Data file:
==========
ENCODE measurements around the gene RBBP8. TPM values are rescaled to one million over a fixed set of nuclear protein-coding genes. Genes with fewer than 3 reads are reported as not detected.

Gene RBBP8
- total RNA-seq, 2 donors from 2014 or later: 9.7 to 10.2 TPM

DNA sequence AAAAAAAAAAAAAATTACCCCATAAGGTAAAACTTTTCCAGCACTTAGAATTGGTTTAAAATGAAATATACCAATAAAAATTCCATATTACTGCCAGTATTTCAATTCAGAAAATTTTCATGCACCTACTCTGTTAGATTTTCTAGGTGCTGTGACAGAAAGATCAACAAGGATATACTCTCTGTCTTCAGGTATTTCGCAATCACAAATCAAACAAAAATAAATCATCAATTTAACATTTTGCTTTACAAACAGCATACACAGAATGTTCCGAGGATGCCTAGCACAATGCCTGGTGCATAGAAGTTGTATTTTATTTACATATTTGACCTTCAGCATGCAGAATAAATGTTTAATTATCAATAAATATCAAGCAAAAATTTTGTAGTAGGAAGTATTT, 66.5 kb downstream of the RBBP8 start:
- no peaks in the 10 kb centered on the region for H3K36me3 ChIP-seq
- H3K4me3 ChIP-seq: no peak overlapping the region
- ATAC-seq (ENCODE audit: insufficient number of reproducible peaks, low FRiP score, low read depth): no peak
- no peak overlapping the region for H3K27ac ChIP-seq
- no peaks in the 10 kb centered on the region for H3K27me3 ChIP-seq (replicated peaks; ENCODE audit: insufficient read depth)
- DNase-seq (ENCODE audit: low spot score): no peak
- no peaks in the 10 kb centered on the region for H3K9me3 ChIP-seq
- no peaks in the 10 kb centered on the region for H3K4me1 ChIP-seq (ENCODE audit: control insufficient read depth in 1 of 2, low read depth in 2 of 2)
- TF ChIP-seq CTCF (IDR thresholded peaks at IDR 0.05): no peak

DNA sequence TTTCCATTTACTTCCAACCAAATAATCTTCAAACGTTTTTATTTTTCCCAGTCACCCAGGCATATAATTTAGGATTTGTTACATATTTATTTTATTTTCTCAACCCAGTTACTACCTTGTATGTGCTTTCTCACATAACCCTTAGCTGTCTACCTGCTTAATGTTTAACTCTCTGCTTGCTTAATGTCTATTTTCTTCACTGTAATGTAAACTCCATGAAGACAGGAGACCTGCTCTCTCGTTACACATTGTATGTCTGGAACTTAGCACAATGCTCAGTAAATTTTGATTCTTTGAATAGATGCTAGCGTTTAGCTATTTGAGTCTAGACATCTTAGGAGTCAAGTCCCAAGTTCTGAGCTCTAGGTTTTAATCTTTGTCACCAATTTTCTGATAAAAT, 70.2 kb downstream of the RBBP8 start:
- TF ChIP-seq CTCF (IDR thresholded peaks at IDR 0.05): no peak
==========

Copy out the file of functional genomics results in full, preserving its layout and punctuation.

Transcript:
ENCODE measurements around the gene RBBP8. TPM values are rescaled to one million over a fixed set of nuclear protein-coding genes. Genes with fewer than 3 reads are reported as not detected.

Gene RBBP8
- total RNA-seq, 2 donors from 2014 or later: 9.7 to 10.2 TPM

DNA sequence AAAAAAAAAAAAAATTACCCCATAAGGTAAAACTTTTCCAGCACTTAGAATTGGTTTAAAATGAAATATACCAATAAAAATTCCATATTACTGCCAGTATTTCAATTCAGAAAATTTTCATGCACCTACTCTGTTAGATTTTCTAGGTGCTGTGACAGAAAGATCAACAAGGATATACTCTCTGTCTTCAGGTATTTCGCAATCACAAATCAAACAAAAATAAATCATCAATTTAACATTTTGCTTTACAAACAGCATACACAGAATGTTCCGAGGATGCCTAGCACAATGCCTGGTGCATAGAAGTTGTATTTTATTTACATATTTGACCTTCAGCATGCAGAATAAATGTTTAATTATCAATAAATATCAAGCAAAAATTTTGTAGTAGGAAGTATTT, 66.5 kb downstream of the RBBP8 start:
- no peaks in the 10 kb centered on the region for H3K36me3 ChIP-seq
- H3K4me3 ChIP-seq: no peak overlapping the region
- ATAC-seq (ENCODE audit: insufficient number of reproducible peaks, low FRiP score, low read depth): no peak
- no peak overlapping the region for H3K27ac ChIP-seq
- no peaks in the 10 kb centered on the region for H3K27me3 ChIP-seq (replicated peaks; ENCODE audit: insufficient read depth)
- DNase-seq (ENCODE audit: low spot score): no peak
- no peaks in the 10 kb centered on the region for H3K9me3 ChIP-seq
- no peaks in the 10 kb centered on the region for H3K4me1 ChIP-seq (ENCODE audit: control insufficient read depth in 1 of 2, low read depth in 2 of 2)
- TF ChIP-seq CTCF (IDR thresholded peaks at IDR 0.05): no peak

DNA sequence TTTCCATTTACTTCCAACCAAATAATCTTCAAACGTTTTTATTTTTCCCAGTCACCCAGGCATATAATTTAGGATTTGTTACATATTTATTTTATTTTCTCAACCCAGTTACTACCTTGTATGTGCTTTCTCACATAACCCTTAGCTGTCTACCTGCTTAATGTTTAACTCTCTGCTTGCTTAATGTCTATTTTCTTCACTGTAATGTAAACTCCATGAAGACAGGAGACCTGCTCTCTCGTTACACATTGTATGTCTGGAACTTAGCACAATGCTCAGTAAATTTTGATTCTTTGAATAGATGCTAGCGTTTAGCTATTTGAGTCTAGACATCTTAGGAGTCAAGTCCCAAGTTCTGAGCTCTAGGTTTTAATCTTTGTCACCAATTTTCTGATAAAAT, 70.2 kb downstream of the RBBP8 start:
- TF ChIP-seq CTCF (IDR thresholded peaks at IDR 0.05): no peak